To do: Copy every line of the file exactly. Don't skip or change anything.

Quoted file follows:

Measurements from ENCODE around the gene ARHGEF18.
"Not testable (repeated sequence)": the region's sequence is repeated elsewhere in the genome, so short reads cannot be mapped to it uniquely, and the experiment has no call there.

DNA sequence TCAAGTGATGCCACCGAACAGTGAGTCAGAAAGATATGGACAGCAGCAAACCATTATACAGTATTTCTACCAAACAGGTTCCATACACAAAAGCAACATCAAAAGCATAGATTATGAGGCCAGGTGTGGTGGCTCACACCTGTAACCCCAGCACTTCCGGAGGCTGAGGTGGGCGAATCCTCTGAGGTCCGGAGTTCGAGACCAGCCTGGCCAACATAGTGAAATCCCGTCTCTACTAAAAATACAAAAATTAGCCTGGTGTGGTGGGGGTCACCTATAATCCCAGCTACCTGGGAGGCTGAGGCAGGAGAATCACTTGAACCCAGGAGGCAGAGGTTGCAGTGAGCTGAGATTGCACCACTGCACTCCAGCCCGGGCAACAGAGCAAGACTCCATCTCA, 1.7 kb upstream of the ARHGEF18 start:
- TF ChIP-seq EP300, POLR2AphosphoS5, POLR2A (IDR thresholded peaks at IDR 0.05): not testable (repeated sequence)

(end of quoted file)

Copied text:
Measurements from ENCODE around the gene ARHGEF18.
"Not testable (repeated sequence)": the region's sequence is repeated elsewhere in the genome, so short reads cannot be mapped to it uniquely, and the experiment has no call there.

DNA sequence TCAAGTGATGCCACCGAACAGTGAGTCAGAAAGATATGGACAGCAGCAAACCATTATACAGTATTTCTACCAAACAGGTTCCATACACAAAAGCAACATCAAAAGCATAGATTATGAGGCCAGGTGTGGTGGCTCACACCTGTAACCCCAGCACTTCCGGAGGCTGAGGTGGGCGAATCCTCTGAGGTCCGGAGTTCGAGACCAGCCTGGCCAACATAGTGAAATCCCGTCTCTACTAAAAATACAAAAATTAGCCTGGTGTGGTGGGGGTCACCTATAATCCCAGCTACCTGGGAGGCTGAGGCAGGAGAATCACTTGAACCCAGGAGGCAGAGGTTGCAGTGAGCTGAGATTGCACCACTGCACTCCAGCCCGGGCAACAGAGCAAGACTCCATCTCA, 1.7 kb upstream of the ARHGEF18 start:
- TF ChIP-seq EP300, POLR2AphosphoS5, POLR2A (IDR thresholded peaks at IDR 0.05): not testable (repeated sequence)